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British Council: “Agents and schools play an increasing role in international undergraduate student recruitment”

The British Council has launched a new study into pathways for international undergraduate recruitment. The study analyses data from UCAS apply centres in the UK and overseas for the 2021/22 academic year. According to the report, institutions need a “strong understanding of different channels” to decide where to invest resources and meet targets.

The research suggests almost half of all applicants submitted individual applications directly through UCAS’s online system. By comparison, only 12% applied through agents. However, BC believe this number could be higher since many students placing individual applications through UCAS may have received prior advice from agents.

In recent years, agents have invested in technology to better help clients. A concern for several stakeholders are “Agent Aggregators,” third-party organisations that digitally centralise recruitment agents for HEIs. This concern comes from the need to “filter and qualify” applicants, but they are also believed to help universities increase their market reach.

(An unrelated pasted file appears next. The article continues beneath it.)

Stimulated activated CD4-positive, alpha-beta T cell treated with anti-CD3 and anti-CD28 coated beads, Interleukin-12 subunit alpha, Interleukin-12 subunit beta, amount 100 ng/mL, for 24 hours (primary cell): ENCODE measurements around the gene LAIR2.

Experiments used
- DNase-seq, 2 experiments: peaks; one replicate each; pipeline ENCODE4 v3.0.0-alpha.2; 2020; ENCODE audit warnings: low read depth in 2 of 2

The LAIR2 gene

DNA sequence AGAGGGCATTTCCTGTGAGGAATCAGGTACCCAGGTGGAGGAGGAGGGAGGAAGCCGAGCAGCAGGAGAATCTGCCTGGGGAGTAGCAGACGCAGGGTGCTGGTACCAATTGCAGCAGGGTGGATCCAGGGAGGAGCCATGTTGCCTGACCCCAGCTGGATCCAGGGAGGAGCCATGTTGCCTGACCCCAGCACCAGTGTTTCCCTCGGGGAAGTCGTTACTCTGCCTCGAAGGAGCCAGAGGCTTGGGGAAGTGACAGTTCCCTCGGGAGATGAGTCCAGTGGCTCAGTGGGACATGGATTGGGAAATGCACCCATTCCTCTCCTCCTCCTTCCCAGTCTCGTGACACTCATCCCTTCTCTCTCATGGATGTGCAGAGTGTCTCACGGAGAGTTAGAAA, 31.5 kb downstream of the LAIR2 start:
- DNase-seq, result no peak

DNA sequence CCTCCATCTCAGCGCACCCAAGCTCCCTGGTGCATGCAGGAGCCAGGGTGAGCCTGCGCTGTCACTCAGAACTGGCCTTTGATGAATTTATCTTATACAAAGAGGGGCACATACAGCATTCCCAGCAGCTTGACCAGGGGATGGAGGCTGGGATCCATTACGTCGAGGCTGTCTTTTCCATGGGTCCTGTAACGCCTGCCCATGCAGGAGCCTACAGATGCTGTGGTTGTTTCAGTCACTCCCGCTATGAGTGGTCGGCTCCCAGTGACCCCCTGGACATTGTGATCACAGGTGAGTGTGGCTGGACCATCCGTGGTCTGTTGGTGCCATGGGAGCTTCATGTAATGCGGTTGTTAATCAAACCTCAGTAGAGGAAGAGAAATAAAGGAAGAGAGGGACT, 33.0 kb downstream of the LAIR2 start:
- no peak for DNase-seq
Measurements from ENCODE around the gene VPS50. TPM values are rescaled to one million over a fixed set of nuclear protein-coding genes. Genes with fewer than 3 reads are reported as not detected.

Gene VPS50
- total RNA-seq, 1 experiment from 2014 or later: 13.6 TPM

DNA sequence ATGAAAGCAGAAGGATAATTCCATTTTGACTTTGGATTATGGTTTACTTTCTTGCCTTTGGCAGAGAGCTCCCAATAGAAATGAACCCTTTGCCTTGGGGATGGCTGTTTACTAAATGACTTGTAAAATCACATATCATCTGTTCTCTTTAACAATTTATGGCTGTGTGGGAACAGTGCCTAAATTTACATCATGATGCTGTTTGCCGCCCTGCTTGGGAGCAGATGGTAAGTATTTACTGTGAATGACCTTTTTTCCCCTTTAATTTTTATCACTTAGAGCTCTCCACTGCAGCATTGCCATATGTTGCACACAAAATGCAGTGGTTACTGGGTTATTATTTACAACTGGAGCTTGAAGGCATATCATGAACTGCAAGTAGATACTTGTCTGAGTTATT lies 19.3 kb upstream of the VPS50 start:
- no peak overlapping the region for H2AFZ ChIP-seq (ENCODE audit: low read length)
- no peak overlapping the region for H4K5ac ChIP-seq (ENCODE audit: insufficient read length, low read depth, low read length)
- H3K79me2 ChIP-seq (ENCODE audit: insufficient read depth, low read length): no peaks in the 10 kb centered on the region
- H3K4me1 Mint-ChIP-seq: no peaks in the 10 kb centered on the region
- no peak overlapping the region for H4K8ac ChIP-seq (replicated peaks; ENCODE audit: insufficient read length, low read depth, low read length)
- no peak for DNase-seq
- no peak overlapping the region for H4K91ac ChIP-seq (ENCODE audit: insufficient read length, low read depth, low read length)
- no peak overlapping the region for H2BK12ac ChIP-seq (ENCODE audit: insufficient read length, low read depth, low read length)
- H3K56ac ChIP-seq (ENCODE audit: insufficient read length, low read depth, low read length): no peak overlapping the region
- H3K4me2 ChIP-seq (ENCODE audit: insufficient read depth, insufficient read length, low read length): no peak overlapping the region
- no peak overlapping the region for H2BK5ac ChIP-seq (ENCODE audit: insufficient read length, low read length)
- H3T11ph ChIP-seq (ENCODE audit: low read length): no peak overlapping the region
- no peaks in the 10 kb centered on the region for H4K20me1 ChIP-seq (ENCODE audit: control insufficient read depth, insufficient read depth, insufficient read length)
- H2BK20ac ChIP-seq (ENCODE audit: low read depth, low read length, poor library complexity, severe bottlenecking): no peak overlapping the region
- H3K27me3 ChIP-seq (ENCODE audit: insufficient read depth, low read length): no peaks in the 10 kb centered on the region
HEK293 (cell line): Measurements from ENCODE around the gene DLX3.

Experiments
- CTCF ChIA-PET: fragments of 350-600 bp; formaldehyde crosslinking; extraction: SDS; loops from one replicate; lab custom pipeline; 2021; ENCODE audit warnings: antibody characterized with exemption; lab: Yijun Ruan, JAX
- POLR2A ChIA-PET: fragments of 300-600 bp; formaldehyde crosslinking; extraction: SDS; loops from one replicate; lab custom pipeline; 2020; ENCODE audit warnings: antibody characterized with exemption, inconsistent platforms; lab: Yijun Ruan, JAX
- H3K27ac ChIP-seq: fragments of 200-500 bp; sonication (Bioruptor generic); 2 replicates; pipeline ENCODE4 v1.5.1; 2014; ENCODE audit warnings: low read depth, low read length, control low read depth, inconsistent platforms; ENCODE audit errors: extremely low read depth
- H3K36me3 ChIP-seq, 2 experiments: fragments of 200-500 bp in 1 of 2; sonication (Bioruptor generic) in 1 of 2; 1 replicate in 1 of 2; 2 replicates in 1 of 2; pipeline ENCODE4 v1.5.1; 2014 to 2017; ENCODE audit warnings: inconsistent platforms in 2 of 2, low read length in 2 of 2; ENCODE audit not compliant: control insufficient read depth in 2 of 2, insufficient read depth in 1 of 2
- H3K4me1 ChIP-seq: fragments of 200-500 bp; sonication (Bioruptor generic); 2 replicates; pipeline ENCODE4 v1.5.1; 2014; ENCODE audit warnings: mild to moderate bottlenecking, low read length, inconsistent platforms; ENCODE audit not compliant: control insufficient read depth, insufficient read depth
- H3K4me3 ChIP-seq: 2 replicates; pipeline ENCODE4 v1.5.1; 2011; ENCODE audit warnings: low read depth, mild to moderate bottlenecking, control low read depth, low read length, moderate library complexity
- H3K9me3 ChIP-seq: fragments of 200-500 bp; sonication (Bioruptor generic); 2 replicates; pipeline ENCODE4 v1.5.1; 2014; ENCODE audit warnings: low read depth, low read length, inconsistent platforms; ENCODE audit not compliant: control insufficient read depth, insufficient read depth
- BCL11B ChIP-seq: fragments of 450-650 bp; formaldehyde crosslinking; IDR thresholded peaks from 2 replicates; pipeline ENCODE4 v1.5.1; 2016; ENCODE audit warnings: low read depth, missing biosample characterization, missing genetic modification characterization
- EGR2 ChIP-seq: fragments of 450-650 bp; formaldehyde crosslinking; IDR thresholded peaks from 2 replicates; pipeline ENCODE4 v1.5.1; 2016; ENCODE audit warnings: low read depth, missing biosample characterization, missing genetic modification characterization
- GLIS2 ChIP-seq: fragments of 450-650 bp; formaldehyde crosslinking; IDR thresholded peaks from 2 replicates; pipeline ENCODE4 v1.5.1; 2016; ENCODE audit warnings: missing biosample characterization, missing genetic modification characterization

An average of 31% of applicants came from overseas schools; typically English-medium international schools. Around 6% of non-UK domiciled applicants applied through schools or further education colleges in the UK, with another 4% studying at UK pathway programmes.

According to the study, there has been a gradual increase in undergraduate applicants applying through overseas schools, highlighting the importance of engaging with international schools abroad. However, students at UK-curriculum schools abroad do not necessarily go on to HE study in the UK; many instead apply to study in the US, Australia, Germany and the Netherlands.

Jacqui Jenkins of the BC has said, “While traditional pathways into international higher education remain popular, this study demonstrates the increasing importance of international schools and agents in UK overseas recruitment.”

“This research report brings greater clarity on the channels to, and key influencers influencing, UK undergraduate study choices,” says Chris Kirk of UCAS. “To remain globally competitive, it is essential that the UK builds on its already extensive network of quality international counsellors, teachers and agents.”

Image courtesy of Muhammad Haikal Sjukri
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